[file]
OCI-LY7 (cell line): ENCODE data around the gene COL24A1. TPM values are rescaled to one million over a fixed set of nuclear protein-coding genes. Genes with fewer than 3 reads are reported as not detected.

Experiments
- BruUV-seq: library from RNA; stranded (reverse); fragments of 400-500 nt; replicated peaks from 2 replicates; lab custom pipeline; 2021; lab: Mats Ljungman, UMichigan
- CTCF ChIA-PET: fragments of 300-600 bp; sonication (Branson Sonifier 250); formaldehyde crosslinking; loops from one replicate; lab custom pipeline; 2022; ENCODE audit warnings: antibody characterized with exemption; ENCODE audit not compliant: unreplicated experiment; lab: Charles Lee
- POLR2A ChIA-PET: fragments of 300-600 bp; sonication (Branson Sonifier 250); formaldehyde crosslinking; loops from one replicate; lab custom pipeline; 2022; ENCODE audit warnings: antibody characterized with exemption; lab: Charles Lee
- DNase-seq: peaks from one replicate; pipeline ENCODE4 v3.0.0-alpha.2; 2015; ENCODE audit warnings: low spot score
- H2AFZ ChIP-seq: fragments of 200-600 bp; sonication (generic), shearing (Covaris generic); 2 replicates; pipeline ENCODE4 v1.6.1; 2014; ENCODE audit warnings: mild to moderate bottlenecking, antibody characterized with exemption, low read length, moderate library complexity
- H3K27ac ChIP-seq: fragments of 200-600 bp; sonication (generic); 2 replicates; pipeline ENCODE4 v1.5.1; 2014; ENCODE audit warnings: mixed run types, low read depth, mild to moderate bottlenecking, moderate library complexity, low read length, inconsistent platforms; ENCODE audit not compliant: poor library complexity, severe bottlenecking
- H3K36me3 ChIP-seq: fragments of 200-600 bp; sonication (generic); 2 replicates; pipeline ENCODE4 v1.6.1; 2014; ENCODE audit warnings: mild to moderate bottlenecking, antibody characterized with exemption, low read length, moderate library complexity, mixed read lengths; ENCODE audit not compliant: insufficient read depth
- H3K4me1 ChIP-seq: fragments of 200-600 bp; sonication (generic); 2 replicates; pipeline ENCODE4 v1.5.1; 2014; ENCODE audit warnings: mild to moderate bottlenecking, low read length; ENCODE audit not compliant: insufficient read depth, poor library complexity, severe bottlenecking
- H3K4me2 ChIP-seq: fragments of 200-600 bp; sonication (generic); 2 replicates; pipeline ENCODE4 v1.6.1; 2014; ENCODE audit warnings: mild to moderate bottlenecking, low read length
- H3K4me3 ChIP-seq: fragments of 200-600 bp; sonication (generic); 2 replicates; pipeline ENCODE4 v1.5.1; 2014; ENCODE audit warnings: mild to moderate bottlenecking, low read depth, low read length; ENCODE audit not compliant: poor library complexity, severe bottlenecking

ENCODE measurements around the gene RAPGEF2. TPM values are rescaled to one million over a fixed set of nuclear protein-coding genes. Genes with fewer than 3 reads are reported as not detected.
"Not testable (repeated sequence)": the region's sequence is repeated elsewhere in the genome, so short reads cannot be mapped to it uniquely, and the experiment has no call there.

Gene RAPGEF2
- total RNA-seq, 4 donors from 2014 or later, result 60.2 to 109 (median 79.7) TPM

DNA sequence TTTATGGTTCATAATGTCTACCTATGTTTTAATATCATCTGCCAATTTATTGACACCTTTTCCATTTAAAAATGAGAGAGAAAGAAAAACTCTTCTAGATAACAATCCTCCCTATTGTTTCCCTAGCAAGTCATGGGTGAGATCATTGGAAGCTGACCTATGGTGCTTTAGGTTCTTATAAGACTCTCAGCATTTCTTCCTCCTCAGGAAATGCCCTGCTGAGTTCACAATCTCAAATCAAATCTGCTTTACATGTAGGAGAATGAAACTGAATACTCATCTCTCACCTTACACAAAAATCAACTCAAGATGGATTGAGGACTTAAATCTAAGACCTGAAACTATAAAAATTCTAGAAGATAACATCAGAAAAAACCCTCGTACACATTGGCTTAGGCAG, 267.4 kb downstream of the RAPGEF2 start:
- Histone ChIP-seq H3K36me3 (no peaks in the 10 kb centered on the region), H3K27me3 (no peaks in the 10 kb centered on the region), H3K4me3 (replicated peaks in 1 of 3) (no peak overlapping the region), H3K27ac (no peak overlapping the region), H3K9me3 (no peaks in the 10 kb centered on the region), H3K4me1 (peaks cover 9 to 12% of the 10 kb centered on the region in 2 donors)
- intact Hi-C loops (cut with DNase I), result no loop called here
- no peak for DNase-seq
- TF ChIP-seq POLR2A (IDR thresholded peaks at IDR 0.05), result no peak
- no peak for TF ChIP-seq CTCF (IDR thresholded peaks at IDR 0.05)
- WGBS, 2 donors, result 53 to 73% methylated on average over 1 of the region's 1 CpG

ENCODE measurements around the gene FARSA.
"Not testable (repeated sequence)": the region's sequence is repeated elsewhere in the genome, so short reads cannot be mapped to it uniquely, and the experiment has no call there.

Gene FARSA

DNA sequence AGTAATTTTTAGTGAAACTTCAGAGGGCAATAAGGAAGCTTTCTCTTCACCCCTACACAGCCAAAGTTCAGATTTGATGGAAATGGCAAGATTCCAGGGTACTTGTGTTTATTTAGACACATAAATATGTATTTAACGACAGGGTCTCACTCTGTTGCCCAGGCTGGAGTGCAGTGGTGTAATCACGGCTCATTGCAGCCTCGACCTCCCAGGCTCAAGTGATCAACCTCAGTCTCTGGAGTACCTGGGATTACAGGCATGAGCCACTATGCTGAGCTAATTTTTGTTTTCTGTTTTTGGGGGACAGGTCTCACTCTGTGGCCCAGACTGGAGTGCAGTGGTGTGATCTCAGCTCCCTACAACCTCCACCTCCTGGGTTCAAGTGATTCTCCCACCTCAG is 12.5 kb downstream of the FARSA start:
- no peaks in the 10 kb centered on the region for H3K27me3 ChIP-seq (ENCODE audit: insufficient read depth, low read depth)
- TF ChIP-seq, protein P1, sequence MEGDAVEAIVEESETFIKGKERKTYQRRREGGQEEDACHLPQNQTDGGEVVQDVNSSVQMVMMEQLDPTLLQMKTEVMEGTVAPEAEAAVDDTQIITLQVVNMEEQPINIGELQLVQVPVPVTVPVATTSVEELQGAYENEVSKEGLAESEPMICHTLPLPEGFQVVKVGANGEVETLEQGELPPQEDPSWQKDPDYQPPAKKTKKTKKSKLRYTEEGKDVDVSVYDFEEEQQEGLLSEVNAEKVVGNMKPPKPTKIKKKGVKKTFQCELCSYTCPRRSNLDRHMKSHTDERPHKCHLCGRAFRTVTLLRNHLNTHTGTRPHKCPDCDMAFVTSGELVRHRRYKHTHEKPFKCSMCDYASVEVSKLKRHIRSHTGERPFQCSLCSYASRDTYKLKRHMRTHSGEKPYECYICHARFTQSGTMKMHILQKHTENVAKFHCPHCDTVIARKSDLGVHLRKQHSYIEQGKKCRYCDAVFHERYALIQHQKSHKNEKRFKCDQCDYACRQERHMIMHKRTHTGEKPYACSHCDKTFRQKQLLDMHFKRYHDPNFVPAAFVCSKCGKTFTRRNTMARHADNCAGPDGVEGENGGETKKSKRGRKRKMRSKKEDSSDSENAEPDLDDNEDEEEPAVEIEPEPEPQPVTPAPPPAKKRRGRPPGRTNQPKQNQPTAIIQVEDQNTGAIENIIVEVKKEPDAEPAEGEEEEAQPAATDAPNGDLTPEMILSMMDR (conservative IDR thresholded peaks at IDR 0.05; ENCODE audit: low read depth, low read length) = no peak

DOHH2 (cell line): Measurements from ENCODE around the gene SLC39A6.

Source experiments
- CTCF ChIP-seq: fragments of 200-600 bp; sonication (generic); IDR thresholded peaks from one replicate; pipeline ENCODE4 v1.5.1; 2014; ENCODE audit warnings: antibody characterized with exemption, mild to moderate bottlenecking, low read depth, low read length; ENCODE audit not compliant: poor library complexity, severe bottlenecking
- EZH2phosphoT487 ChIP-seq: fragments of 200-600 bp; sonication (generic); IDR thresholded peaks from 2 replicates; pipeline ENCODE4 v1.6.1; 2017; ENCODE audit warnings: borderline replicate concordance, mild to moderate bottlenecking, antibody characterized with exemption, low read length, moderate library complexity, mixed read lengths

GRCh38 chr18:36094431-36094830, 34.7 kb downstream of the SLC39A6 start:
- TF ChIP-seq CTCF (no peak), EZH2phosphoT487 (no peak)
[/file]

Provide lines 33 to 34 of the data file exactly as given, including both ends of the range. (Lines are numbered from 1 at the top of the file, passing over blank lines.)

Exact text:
- EZH2phosphoT487 ChIP-seq: fragments of 200-600 bp; sonication (generic); IDR thresholded peaks from 2 replicates; pipeline ENCODE4 v1.6.1; 2017; ENCODE audit warnings: borderline replicate concordance, mild to moderate bottlenecking, antibody characterized with exemption, low read length, moderate library complexity, mixed read lengths

GRCh38 chr18:36094431-36094830, 34.7 kb downstream of the SLC39A6 start: